I’ve had this tune in my head for a while now.
Any song by Dylan reminds me of one particular friend who is a massive Dylan fan. He and his family are going through an unbearably tough time at the moment, and I’m not sure why this particular song has stuck – some of the lyrics seem to fit the current situation, some definitely don’t – but stuck with me it most definitely has.
Bob Dylan – Don’t Think Twice, It’s All Right
The post-Berry R.E.M. albums generally get a fairly bad press, and there’s a reason for that: they’re mostly nowhere near as great as what had come before then.
But to write them off completely is madness, for each of them has one or two absolute jewels hidden away: there’s usually something just drop dead gorgeous, and/or which fits the jangly guitar template of their earlier records.
Tonight’s record falls into the former category, a song I’m really rather surprised I haven’t already posted. I was torn whether to plump for the album version or the demo version which pops up as an extra track on the lead single from that album, Imitation of Life. But since I’ve just banged on about hidden jewels on their later albums, I guess album version it is.
As with many of their piano-led tracks, this is quite lovely:
R.E.M. – Beat A Drum
Tonight’s post is inspired by a Twitter conversation involving Drew from Across the Kitchen Table (I was going to describe it as “the much missed…” but after announcing his retirement from the blogging world back in June, he’s not been able to resist a couple of posts since, so my fingers are crossed for a full-time return) which I barged my way into.
The conversation was about how tonight’s song is at least as good as one of the same artist’s more critically lauded tunes.
I’d go as far as to say it’s probably my favourite song by David Bowie. It’s certainly in the Top 10, if not the Top 5.
But strangely, it’s a song often over-looked, as it’s attached to what is generally considered to be a fairly awful film (I’ve never seen it, so couldn’t possibly comment) and not long before Bowie went off to tit around in Tin Machine.
In my book though, it’s one of is finest moment, swooningly gorgeous from the off, as it comes crashing in with backing “ba-ba-ba-ooh” vocals, it soars and swoops its way through the film noir vibe, glorious crescendos reached as it ebbs and flows, and there’s Bowie’s gumshoe detective crooning impeccably, bolstered by a great sax solo from Don Weller (no relation) and some stirling keys work by sometime Attraction Steve Nieve.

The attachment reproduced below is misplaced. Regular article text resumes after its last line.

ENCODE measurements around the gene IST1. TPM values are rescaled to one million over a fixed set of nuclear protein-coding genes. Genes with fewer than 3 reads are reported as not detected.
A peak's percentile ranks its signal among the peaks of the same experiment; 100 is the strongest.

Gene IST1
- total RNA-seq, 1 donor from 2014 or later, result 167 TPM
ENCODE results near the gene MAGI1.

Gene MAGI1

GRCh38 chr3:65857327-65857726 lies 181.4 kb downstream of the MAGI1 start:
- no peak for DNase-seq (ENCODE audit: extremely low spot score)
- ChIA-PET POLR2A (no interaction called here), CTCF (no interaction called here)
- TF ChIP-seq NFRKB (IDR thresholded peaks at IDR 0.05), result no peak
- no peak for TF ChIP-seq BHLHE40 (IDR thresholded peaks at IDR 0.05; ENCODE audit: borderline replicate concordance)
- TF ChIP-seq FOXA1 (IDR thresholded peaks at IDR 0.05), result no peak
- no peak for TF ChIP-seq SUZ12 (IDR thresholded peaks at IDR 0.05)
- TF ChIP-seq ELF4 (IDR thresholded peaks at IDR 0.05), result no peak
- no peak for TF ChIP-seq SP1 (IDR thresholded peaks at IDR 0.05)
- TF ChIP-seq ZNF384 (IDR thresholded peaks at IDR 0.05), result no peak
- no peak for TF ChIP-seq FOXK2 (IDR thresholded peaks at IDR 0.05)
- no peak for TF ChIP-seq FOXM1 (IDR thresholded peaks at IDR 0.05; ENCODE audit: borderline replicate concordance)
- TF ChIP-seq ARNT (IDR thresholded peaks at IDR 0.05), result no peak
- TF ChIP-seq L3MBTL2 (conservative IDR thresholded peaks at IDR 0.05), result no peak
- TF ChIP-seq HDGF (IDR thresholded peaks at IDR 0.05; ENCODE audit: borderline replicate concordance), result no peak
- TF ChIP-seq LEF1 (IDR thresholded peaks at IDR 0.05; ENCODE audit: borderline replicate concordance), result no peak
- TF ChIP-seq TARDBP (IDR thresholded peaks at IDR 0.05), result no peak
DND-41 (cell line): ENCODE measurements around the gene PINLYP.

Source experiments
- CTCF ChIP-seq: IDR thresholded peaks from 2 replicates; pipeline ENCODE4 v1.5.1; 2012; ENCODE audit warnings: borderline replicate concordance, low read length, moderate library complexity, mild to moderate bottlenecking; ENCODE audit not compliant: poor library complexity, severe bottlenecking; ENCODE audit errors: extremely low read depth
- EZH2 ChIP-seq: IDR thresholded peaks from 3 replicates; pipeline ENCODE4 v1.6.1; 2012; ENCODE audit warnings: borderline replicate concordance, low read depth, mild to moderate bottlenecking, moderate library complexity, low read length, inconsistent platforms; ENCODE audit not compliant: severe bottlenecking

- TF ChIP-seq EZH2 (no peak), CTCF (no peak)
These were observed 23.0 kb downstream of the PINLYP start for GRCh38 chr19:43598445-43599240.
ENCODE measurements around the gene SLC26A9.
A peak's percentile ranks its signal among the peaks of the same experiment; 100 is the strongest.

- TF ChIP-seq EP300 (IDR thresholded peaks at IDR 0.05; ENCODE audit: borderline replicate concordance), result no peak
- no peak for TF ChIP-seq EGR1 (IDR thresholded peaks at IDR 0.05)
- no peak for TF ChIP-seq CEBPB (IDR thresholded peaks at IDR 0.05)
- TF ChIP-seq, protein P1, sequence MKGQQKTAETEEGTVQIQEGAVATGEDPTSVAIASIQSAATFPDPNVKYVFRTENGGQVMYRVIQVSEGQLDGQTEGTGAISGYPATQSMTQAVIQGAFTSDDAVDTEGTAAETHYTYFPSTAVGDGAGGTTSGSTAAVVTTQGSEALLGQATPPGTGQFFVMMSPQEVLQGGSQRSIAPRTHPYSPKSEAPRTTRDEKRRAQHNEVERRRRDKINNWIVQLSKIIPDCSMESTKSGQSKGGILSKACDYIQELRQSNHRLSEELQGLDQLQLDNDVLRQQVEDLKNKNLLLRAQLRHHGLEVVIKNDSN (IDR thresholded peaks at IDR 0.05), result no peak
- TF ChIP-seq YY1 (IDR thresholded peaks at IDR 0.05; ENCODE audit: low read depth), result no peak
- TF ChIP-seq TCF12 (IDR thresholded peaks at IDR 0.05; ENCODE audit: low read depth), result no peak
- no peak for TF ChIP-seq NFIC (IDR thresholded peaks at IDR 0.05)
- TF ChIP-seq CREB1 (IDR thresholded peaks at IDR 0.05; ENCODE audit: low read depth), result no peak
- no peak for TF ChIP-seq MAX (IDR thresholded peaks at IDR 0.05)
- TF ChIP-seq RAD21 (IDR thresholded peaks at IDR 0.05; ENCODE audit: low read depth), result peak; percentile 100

I like it. Quite a lot.
On the day that his death was announced, this was the first tune that came to my mind. It’s just beautiful, from start to oh-too-soon fade:
David Bowie – Absolute Beginners
A Comment on my Monday morning post from one of the When You Can’t Remember Anything/The Sound of Being OK boys (I know not which, but hello to both SWC and Badger) sent me scuttling off to revisit an album I’d not listened to in a looooooonnnnnnnnnnngggggg time: Disgraceful by Dubstar.
Here’s the opening track and their debut single, from back in 1995, which, given it’s title, and how fine it is, I’m suprised I’ve never posted here before:
Dubstar – Stars
Let’s be honest, there’s only one person that I can possibly post a song by here tonight.
The problem has been deciding which of her wonderful, captivating records to choose.
I’ve plumped for this, a cover of Bob Lind’s 1966 hit, and the closing track on her Soul ’69 album which, whilst it doesn’t contain any of her big hits or more well-known cuts, is still, typically, an absolute belter:
Aretha Franklin – Elusive Butterfly
So long, and thank you, Aretha.
If there’s one artiste, late at night, when I’m feeling reflective, sad, drunk, or all three, that I find myself turning to more than any other, it’s probably Dusty Springfield.
Here’s one of hers that’s probably not amongst her best known; I bloody love this:
Dusty Springfield – All I See Is You
Imagine a teen angst movie set in 1950s America.
Inevitably, there is a scene where either the lead guy or gal drives to the beach in the middle of the night. They get out of their convertible and walk out onto the beach, the waves lapping around their ankles, as they gaze out to sea, the wind ruffling their hair, looking all wistful, angry, sad.
(Forgive me: I’ve been watching and very much enjoying Mark Kermode’s Secrets of Cinema on BB4 recently)
Anyway, the scene above is soundtracked by something that sounds a lot like this:
Two Wounded Birds – My Lonesome